Sports

Mike Tyson’s Daily Training Routine Was Insane Even by His Standards

For about a decade, Mike Tyson was the dominant force in heavyweight boxing and nobody could beat him. Not only did he have a shocking amount of power, but he also had great boxing technique. While some of those attributes were genetic, Tyson also had to go through a lot of brutal training to become as good as he was.

A look at Mike Tyson’s daily training routine

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As Sport Bible explains, Tyson’s workout routine started early and focused on every aspect of the sport. First, he’d wake up at 5 A.M. and go for a three-mile run. He’d return home by about 6 A.M. and go back to sleep. At 10 A.M., he’d wake up again and have his breakfast. Then, he’d start working on his boxing skills by sparring for about 10 rounds. 

Afterward, Reemus Boxing reports that he’d eat lunch before sparring more and working on boxing skills. Then, and the most brutal part of his routine, was his calisthenics workout. Over the course of a few hours, he’d do 2,000 squats, 2,500 sit-ups, 500 dips, 500 push-ups, 500 shrugs with an approximately 66-pound barbell, and then, 10 minutes of neck exercises. 

It was during one of those 2,500 sit-ups that Tyson realized he’d injured his back. This led to him infamously saying his back was broken after he won a fight. When his back isn’t injured though, he’d have dinner, work out on his exercise bike, and then finally go to bed by 10 P.M.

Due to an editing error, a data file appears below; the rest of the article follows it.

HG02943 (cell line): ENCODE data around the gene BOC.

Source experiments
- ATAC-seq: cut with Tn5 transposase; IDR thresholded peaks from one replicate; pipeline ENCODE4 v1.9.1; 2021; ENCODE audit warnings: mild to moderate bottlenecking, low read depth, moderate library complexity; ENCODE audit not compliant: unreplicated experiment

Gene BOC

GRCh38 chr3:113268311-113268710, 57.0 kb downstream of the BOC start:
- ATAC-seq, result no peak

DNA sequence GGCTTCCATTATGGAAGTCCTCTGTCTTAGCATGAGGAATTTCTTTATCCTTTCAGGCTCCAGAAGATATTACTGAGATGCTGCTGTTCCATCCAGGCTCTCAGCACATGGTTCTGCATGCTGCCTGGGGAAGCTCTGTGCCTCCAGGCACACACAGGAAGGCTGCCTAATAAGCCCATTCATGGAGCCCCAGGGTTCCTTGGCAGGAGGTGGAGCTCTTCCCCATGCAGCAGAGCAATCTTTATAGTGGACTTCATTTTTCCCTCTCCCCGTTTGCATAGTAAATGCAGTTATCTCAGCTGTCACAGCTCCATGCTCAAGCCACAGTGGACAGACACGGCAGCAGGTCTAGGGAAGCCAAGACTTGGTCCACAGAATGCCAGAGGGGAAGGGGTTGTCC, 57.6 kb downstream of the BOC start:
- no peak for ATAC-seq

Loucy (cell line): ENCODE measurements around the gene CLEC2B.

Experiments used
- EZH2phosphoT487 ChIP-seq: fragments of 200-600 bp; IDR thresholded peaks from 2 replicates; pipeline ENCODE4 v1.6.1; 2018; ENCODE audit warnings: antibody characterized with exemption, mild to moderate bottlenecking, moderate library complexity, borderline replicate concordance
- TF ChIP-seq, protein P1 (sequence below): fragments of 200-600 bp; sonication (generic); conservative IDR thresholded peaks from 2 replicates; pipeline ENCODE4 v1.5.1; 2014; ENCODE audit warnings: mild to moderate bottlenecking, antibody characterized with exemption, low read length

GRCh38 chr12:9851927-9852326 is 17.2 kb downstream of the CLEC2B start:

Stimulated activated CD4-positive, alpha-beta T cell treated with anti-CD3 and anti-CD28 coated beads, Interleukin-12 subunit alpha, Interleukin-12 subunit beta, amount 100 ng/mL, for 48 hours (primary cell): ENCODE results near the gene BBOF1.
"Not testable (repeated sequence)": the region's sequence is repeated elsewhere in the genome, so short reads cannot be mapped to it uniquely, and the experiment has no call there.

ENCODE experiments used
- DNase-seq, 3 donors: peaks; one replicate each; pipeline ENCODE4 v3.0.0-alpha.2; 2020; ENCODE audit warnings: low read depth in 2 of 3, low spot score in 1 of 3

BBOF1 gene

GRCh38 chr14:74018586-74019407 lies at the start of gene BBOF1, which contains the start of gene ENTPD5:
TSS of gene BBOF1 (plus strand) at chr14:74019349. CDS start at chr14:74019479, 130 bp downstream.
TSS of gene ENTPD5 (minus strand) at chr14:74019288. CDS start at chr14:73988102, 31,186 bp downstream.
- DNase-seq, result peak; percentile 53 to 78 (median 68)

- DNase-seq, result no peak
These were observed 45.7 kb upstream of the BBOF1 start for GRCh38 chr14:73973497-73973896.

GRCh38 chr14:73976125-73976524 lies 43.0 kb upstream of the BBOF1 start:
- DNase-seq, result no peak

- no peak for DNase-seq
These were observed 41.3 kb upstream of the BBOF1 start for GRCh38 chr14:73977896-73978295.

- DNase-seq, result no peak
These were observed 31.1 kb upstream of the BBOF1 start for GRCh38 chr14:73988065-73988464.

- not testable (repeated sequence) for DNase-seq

How Tyson’s workouts paid off

Mike Tyson, a heavyweight contender, warms up before a 1986 fight
Mike Tyson warms up before a 1986 fight | Bettmann/Contributor/Getty Images

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In part due to how intense his routine was, and in part due to how dedicated he was to his craft, Tyson easily dominated his opponents in the first few years of his pro career. Most of his early fights ended in the first round because he was a much better boxer. But his training also helped him as he faced tougher opponents.

As Reemus Boxing reports, Cus D’Amato, Tyson’s first trainer, believed the key to success was sparring. Unsurprisingly, “Iron Mike” did a lot of sparring every day to hone his boxing skills. This practice allowed him to be more than just a scary, one-punch knockout artist. It also allowed him to be a skilled boxer who could bob and weave and outsmart his opponents whenever possible.

That said, no matter how hard Tyson trained, he couldn’t stop himself from doing other things that would land him in hot water. Eventually, he was arrested and sentenced to prison, and that took a few years off of his career. By the time he returned, his age was starting to catch up with him, and he had to retire not long afterward, as no workout can solve getting old.

Is Tyson planning a comeback?

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The former heavyweight champion officially retired in 2005, and since then, he’s been having a good time doing his own thing, including running his own podcast. Still though, like many athletes and former champions, Tyson’s competitive drive remained in him. 

As CNN reports, Tyson may be gearing up for a comeback run, even at the age of 53. He’s been posting videos on his social media of his training, and it looks like he’s still got it.

That said, it’s unlikely that he will actually step into the ring to fight again. It’s hard for older people to train, let alone fight, and few fighters have done well by the time that they’re in their 40s. It’s possible that ‘Iron Mike’ will return for a charity boxing match, but it’s unlikely he’ll actually fight for a title again.